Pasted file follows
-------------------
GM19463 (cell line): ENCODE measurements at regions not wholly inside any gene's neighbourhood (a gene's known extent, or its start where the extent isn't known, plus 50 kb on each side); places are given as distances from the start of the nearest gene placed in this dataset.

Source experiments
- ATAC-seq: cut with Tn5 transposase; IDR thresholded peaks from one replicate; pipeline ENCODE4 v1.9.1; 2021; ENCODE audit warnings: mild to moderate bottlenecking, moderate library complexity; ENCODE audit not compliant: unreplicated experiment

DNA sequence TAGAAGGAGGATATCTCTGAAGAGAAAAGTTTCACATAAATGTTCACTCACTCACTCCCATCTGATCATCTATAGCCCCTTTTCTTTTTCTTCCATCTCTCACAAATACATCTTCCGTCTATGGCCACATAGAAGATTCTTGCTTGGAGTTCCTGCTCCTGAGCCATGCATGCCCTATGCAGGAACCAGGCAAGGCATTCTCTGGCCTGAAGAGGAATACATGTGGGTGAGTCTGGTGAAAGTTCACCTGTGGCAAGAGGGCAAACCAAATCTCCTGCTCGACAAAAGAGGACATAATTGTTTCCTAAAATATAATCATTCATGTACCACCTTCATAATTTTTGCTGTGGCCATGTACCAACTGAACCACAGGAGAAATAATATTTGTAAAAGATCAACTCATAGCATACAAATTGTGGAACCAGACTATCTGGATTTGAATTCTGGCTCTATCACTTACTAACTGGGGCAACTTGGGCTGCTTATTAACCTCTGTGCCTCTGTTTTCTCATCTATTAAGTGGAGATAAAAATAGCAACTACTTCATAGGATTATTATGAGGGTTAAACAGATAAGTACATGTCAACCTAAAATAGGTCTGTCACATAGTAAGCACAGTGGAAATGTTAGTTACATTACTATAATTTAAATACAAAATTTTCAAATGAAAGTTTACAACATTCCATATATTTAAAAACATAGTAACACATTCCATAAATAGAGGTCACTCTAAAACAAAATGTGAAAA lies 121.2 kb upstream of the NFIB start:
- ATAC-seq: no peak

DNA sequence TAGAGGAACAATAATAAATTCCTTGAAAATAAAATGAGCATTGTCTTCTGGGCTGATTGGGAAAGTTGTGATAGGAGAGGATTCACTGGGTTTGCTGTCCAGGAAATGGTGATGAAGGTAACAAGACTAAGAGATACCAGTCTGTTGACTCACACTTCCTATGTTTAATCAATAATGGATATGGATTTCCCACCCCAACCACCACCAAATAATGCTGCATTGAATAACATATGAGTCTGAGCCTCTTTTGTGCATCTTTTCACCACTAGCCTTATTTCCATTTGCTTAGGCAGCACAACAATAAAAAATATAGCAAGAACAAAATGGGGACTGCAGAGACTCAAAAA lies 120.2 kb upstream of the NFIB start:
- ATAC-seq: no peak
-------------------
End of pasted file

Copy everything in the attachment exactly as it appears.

GM19463 (cell line): ENCODE measurements at regions not wholly inside any gene's neighbourhood (a gene's known extent, or its start where the extent isn't known, plus 50 kb on each side); places are given as distances from the start of the nearest gene placed in this dataset.

Source experiments
- ATAC-seq: cut with Tn5 transposase; IDR thresholded peaks from one replicate; pipeline ENCODE4 v1.9.1; 2021; ENCODE audit warnings: mild to moderate bottlenecking, moderate library complexity; ENCODE audit not compliant: unreplicated experiment

DNA sequence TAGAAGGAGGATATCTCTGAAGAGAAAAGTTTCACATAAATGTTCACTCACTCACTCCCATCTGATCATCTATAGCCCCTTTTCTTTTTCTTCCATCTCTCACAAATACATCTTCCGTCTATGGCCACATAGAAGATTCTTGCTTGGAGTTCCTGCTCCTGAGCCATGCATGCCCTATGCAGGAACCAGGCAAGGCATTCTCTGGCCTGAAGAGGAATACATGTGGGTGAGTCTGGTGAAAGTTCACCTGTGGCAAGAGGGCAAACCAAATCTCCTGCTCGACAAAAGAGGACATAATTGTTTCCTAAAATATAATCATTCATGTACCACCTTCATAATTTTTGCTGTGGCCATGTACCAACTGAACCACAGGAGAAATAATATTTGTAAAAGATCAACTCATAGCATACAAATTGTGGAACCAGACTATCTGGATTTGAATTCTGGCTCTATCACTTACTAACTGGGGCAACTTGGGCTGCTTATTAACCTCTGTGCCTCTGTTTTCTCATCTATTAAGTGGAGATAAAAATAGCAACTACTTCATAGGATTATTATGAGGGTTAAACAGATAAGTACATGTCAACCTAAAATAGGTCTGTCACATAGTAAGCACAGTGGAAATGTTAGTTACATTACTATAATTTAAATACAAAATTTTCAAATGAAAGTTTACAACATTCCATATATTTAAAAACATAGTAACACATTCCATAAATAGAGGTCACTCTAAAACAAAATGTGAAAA lies 121.2 kb upstream of the NFIB start:
- ATAC-seq: no peak

DNA sequence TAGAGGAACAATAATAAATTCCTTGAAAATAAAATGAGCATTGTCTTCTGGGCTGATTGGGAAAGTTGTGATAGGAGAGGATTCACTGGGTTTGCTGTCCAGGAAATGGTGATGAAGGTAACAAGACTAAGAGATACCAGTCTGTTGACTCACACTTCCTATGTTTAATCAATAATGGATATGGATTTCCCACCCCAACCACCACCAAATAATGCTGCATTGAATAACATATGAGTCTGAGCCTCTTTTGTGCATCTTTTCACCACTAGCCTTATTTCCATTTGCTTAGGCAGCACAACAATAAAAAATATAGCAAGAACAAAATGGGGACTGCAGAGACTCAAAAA lies 120.2 kb upstream of the NFIB start:
- ATAC-seq: no peak